This week Codeforces hosted its Round 458, also known as CodeCraft-18 (problems, results, top 5 on the left, analysis). Syloviaely has made a solid claim to the first place by submitting the 3000-point problem F just 13 minutes after the contest started (was it a previously known problem, or was it really fast solving?..), but SkyDec has gathered a whopping 800 points from challenges on two different problems, 450 on B and 350 on C, and thus finished first with quite a margin. Congratulations!

This round also had a great side story — the top-rated contestant, Um_nik, decided to go for the hardest problem H, and that bet did not play out well as he spent too much time on it and as I understood also discovered an incorrect output in one of the samples (which means an incorrect reference solution?..). The admins have decided to make the round unrated for him because of the incorrect sample issue, but he asked them to reverse that decision (and thus make him lose rating) because he deemed the issue did not impact him significantly. Kudos to Um_nik for the admirable honesty!

Last week, I have mentioned an AtCoder problem: you are given

At first sight, the problem appears somewhat standard: we can run the knapsack dynamic programming that computes the number of ways to get each possible sum, and then go from lower sums to higher sums until we get 2

This has two issues, though: first, the maximum sum is

Here comes the insight: notice that all sums can be split in pairs. If the sum of all numbers is

This allows us to get rid of the big integers, as now we merely need to know which sums are possible, and don't care about the number of ways anymore. Moreover, we can use bitmasks to speed up this O(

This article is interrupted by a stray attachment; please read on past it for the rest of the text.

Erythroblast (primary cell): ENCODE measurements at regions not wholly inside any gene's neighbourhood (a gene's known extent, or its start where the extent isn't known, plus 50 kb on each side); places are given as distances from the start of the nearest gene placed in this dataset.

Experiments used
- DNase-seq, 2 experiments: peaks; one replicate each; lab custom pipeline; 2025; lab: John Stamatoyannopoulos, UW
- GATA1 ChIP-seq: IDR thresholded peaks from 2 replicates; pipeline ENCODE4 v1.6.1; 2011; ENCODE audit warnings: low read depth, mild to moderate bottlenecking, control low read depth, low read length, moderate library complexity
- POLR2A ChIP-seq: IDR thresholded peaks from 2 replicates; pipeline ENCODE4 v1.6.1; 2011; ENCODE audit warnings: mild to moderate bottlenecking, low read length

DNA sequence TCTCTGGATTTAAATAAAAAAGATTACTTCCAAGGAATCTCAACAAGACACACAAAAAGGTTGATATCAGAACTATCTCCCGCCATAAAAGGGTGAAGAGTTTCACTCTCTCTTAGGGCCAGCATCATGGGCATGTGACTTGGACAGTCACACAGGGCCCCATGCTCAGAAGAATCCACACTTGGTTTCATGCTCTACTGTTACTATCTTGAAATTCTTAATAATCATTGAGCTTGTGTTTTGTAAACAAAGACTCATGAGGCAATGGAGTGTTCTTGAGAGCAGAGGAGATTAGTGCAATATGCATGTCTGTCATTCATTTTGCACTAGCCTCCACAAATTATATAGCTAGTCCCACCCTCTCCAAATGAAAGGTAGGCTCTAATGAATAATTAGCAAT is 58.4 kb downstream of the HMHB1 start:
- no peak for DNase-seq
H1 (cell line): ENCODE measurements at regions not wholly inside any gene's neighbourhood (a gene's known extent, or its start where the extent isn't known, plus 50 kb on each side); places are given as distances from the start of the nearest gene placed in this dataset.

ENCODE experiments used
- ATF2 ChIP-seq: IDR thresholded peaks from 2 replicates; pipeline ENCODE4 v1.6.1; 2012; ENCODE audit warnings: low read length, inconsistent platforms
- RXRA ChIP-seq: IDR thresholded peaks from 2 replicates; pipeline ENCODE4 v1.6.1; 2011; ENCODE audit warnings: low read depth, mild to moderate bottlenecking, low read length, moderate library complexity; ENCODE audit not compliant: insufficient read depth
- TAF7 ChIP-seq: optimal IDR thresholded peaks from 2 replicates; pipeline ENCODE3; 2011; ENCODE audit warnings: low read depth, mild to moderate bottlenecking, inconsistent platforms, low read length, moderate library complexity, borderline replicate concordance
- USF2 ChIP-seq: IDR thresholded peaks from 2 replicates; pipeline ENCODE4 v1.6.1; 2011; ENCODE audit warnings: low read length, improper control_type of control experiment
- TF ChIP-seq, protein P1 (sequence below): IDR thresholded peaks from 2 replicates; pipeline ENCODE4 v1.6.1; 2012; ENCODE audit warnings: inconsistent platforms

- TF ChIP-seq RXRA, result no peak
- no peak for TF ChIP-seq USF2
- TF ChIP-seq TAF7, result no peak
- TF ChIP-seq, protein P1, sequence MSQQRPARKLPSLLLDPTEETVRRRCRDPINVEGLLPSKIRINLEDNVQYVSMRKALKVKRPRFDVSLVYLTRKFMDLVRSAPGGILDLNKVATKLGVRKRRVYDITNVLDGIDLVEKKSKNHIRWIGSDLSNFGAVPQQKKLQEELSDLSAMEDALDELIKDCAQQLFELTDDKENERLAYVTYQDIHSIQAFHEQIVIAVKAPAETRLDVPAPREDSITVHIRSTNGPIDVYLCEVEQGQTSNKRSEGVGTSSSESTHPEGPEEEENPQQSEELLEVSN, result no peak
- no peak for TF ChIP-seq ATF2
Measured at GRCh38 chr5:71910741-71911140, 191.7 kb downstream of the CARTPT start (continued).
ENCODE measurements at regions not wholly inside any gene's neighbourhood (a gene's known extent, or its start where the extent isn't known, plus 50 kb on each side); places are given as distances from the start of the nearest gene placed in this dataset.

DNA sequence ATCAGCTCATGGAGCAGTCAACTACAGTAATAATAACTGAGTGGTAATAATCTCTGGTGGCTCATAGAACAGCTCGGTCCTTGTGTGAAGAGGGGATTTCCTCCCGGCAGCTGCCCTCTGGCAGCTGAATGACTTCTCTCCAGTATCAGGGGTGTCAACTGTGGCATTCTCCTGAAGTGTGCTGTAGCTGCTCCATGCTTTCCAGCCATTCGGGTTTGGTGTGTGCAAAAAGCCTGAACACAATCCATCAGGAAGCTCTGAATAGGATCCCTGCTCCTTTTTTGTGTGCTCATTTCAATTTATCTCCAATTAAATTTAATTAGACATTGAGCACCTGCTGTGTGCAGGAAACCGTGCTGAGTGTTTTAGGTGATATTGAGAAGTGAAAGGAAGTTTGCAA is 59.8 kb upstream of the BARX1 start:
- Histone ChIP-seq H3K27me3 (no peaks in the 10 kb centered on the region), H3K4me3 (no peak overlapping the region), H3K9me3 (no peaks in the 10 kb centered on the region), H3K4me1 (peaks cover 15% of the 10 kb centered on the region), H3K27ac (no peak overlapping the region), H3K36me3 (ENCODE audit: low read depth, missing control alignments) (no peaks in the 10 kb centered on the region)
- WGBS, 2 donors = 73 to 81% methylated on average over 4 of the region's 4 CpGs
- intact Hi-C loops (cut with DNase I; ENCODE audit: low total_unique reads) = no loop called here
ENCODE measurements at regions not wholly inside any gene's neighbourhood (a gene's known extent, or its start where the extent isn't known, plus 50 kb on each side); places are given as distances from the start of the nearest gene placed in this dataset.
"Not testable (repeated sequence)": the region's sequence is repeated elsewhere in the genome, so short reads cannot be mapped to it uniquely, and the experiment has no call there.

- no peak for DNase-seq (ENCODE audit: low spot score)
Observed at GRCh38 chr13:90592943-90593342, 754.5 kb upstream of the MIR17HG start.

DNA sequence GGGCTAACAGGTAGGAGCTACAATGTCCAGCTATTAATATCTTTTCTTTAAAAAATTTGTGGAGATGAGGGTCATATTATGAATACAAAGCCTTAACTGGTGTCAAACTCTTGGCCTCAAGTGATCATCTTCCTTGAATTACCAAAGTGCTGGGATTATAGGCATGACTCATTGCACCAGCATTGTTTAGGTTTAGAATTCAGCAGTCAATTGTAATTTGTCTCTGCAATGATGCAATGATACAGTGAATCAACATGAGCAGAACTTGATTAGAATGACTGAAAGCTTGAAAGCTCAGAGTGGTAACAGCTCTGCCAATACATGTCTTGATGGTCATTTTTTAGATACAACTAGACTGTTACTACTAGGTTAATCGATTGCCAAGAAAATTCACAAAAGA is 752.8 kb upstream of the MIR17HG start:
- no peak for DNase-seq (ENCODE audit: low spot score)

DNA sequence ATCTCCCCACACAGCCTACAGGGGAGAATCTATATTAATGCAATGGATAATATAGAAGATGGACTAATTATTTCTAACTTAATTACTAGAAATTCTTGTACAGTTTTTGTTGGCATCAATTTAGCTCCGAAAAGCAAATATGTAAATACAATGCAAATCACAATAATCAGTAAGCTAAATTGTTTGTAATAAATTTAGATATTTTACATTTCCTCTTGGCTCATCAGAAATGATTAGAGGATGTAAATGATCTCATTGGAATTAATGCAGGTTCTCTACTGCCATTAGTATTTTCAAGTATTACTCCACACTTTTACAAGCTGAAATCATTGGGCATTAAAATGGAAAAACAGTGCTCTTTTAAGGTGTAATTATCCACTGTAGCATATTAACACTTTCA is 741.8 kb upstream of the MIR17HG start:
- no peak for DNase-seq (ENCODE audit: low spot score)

Thanks for reading, and check back next week!

This round also had a great side story — the top-rated contestant, Um_nik, decided to go for the hardest problem H, and that bet did not play out well as he spent too much time on it and as I understood also discovered an incorrect output in one of the samples (which means an incorrect reference solution?..). The admins have decided to make the round unrated for him because of the incorrect sample issue, but he asked them to reverse that decision (and thus make him lose rating) because he deemed the issue did not impact him significantly. Kudos to Um_nik for the admirable honesty!

*n*<=2000 positive integers, each up to*a*<=2000. Consider all 2^{n}-1 nonempty subsets, and compute the sum of the numbers in each subset. Now sort those sums, and find the median sum — the 2^{n-1}-th in the sorted order. You need to output this median sum. Time limit is 2 seconds.At first sight, the problem appears somewhat standard: we can run the knapsack dynamic programming that computes the number of ways to get each possible sum, and then go from lower sums to higher sums until we get 2

^{n-1 }in total.This has two issues, though: first, the maximum sum is

*n***a*, so the dynamic programming runs in O(*n*^{2}**a*). Second, the number ways to get each sum can be on the order of 2^{n}, so we need big integers, and the running time after accounting for that is more like O(*n*^{3}**a*). Even O(*n*^{2}**a*) is too slow.Here comes the insight: notice that all sums can be split in pairs. If the sum of all numbers is

*s*, then for each subset with sum*x*we'll have the complementary subset with sum*s*-*x*(let's also include the empty subset). One of those sums is <=*s*/2, and the other is >=*s*/2, so the median is roughly equal to*s*/2. More precisely, the median will always be the smallest sum that is >=*s*/2.This allows us to get rid of the big integers, as now we merely need to know which sums are possible, and don't care about the number of ways anymore. Moreover, we can use bitmasks to speed up this O(

*n*^{2}**a*) solution ~32-64 times which makes it fast enough.Thanks for reading, and check back next week!